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What will Apple’s iOS 14 update mean for eCommerce businesses?

For many eCommerce businesses, Facebook Ads are a low-cost way of generating sales. However, Apple’s new iOS 14 update has raised fears that these campaigns could be about to become a lot less effective. Is this true? Let’s find out.

Since Apple’s announcement in June of last year, the arrival of the iOS 14 update has been widely anticipated, especially among digital retailers.

This is because iOS powers many of Apple’s popular devices, including the iPhone, so any changes made will impact an enormous audience – roughly 20% of all mobile users.

The introduction of the iOS 14 is no different. But this time, there are worries that this could land a particularly serious blow to eCommerce businesses by restricting access to one of the most crucial parts of any strategy – user data.

What does the update include?

Among a number of display and functionality changes, the iOS 14 update gives users more control over how apps track and share their personal information.

When users update their phones to iOS 14, they’ll now be prompted to either opt in or out of apps that use what Apple outlines as “tracking.” Opt out, and portions of their data will no longer be available to third-party apps.

As a result, data surrounding performance and personalisation gleaned from ad platforms like Facebook, TikTok, Snapchat, Amazon, Instagram and more could be significantly altered or lost altogether.

How will this affect my Facebook Ads?

For most eCommerce businesses, this update will most heavily impact their Facebook Ad campaigns. A dent in available user data will potentially shrink the amount businesses see as a return on their current spend, as well as restrict the opportunity to deliver tailored content to target customers.

In fact, Facebook has predicted a staggering 50% of revenue gained by third-party publishers in its audience network will be lost.

But what specifically will the update restrict in terms of Facebook Ads?

  • Businesses can only optimise a maximum of eight conversion events per domain
  • No real-time reporting (and data being made available up to three days later)
  • Tracking results might be estimated rather than reported accurately
  • No delivery breakdowns
  • Reduction in ability to segment and access granular user data insights

As a result, making quick changes to Facebook Ads will get trickier, as real-time reporting will no longer be available. On top of this, as more people opt out of data tracking, this will likely result in smaller audience sizes, which will also impact targeting and retargeting efforts.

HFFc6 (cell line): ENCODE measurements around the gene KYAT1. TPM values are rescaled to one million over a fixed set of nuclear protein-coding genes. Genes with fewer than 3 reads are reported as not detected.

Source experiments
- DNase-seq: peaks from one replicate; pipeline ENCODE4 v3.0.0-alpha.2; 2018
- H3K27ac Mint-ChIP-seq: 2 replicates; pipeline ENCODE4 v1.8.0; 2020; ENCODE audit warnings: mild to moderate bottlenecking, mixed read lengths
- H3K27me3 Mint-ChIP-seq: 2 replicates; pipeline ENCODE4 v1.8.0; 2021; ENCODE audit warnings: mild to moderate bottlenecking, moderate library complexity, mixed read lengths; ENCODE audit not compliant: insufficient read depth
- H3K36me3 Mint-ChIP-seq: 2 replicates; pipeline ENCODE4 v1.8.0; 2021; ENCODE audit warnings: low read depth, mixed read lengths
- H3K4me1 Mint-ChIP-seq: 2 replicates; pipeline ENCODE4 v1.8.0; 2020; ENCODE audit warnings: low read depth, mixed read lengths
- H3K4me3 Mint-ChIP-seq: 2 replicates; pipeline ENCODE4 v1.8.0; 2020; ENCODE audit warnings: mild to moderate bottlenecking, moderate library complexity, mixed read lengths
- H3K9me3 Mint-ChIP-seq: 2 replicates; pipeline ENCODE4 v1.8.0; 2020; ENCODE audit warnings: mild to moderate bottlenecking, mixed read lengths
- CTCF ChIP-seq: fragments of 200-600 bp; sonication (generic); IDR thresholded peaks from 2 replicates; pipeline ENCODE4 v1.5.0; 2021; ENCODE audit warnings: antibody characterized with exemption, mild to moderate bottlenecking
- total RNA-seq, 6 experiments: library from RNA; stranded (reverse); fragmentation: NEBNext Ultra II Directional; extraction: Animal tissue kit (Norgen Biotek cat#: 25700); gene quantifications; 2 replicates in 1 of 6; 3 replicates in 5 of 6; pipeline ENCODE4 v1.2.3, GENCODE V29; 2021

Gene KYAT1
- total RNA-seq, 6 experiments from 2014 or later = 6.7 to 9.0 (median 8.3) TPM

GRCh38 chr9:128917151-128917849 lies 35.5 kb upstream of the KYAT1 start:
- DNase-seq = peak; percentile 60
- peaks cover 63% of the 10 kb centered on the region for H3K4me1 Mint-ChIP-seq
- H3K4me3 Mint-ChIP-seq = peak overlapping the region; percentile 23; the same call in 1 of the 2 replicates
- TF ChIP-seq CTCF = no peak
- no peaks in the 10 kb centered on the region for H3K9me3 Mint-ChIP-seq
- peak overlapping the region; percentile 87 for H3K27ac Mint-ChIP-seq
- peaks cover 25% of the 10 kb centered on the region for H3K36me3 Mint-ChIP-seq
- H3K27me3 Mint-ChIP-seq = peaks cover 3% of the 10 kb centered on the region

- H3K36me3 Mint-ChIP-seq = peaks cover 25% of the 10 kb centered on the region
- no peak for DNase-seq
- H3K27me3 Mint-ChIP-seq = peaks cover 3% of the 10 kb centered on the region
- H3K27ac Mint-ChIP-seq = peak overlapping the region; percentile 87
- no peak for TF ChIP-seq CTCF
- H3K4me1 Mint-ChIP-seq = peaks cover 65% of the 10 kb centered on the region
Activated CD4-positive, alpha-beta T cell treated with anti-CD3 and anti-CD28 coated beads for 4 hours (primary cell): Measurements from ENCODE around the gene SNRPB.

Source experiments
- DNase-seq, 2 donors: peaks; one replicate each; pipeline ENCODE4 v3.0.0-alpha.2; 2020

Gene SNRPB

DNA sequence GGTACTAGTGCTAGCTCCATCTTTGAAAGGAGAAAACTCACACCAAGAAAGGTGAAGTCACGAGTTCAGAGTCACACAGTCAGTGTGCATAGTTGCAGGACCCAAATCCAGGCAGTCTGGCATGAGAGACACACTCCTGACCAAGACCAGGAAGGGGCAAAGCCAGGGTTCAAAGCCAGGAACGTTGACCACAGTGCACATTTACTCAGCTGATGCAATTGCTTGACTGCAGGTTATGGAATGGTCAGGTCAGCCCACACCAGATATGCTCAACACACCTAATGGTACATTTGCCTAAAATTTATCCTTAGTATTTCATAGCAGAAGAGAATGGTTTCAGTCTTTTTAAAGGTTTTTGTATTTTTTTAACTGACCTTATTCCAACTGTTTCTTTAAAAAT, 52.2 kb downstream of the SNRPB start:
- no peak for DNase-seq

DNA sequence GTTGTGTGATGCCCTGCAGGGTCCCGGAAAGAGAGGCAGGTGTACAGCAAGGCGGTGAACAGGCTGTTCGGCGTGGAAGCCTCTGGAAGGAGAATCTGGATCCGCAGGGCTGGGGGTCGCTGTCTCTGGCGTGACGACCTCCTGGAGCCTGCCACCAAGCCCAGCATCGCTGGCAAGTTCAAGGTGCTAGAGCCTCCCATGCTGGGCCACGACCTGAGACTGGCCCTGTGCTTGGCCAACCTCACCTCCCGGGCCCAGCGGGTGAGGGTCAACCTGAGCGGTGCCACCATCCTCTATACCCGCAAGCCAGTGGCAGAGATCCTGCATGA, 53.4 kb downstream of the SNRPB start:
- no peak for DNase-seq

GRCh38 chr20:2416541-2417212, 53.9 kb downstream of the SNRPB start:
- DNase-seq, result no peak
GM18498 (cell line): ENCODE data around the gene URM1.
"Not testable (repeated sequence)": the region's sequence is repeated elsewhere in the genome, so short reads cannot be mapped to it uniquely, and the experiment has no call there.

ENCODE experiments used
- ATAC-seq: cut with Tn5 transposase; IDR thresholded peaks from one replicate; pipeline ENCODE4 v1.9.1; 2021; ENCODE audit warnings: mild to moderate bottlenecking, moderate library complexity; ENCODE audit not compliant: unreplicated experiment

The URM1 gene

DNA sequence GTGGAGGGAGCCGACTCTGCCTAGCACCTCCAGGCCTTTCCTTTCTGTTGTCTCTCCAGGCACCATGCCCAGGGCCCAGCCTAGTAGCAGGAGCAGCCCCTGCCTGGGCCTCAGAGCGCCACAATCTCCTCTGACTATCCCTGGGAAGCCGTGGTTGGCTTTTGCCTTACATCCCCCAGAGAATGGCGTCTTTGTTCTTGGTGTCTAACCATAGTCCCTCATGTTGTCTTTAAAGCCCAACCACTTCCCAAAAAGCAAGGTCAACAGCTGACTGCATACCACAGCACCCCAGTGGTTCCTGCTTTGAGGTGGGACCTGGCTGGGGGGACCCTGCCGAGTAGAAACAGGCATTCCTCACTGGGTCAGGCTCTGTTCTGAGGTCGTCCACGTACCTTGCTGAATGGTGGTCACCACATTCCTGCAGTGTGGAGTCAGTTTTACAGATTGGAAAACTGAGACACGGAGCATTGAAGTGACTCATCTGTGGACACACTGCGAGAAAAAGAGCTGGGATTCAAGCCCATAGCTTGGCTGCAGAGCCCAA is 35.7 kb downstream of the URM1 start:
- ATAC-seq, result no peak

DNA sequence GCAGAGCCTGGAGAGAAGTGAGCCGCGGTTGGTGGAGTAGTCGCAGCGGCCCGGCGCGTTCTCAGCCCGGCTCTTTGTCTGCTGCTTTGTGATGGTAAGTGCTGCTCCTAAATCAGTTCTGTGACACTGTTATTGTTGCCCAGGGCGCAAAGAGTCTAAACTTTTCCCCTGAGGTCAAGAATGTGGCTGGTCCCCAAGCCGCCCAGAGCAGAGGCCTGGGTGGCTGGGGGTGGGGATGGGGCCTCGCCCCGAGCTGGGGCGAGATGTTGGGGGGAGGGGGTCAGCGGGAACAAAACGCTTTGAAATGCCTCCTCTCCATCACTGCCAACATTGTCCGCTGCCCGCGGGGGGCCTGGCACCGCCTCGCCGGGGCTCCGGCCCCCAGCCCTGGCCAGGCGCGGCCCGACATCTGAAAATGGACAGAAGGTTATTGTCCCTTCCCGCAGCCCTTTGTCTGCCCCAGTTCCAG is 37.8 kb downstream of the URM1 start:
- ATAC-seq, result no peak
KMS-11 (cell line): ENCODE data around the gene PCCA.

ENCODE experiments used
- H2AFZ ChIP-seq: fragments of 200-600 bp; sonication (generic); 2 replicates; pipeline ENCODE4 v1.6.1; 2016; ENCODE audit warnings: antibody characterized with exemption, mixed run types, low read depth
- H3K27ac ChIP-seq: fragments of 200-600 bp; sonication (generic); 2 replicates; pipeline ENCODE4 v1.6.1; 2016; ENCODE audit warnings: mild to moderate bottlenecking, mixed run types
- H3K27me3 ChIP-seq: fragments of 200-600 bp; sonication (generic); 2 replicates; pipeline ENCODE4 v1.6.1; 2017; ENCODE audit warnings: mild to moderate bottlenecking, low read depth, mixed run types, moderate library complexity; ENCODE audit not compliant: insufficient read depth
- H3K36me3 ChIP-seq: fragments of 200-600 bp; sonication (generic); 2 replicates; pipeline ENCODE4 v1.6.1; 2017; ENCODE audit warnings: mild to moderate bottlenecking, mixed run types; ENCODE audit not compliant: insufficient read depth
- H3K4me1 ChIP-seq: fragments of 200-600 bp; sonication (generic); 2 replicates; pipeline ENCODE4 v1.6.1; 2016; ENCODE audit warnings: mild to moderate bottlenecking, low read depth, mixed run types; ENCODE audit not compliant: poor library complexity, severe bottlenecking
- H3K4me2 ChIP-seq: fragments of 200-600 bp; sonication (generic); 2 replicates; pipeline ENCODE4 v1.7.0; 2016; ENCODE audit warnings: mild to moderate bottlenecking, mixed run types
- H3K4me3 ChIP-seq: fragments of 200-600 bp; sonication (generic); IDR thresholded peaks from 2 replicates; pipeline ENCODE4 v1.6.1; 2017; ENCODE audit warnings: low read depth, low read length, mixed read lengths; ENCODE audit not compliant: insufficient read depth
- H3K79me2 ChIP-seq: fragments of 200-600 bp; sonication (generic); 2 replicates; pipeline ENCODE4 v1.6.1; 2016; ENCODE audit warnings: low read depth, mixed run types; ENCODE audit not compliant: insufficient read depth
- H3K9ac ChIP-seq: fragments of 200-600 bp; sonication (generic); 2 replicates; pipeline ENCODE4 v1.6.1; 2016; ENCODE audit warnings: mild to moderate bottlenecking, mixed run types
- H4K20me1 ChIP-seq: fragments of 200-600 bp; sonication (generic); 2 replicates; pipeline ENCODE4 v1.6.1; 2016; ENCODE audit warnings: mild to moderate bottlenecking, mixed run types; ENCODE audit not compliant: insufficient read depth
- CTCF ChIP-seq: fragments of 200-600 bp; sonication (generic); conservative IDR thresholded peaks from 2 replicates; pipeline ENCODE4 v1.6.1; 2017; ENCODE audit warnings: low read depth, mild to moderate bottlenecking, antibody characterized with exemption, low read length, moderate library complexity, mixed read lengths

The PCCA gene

Fortunately, Facebook has pre-empted the disruption the iOS 14 update is slated to cause to its ad functionality with alterations to Facebook Pixel and special Aggregated Event Measurement tools that will help businesses ensure they’re complying with Apple’s new terms.

Equally, Facebook has promised their measurement tools will continue evolving along with changing browsers.

What impact will the update have in the long term?

What will this mean for the future of Facebook Ads in particular? Some people have gone so far as to wonder if this change will render Facebook Ads obsolete:

Our answer: it won’t for a while, if ever. Businesses will still be able to tell who purchased what product and from which campaign through their reporting software. Most of the initial concerns we’ve seen—that by restricting the conversion data fed back to Facebook, the Facebook algorithm will be less efficient in targeting users—haven’t come to fruition yet, and might never do so.

As eCommerce businesses continue to navigate the minefield that can be the ever-changing world of digital marketing, there’s still a lot to be gained from paid advertising post-iOS 14.

Plus, businesses largely won’t feel the changes as a result of iOS 14 until enough users have made the update, or upgraded their iPhones, where the new software will be standard. This isn’t expected until at least mid-2021.

But in the long term, it would be naïve to assume we’ll always have the same access to user data as before. Users are becoming both savvier to and more sceptical of their data being tracked and used, which means these restrictions will likely only get tighter.

For this reason, we expect some of the focus that has been so heavily placed on Facebook Ads in the last few years to swing back toward other channels, such as SEO. But the key takeaway here is that, as ever, businesses shouldn’t ever rely on just one channel. The digital landscape sees changes made on a near-constant basis, which means businesses will need to diversify their marketing to make sure their strategy isn’t one big game of catch-up.

It’s also important to remember that, especially in the digital marketing world, where there’s a will, there’s a way. Like with any good digital marketing strategy, with less user data at the ready, businesses will need to stay savvy and adapt to changes in the landscape, and they’ll find new ways to thrive.

We know the above likely sounds complicated, but that’s why we’re here – if you have any questions on how this might impact your digital marketing strategy, or would like to see how we can help your business navigate the changes made by the iOS 14 update, get in touch.

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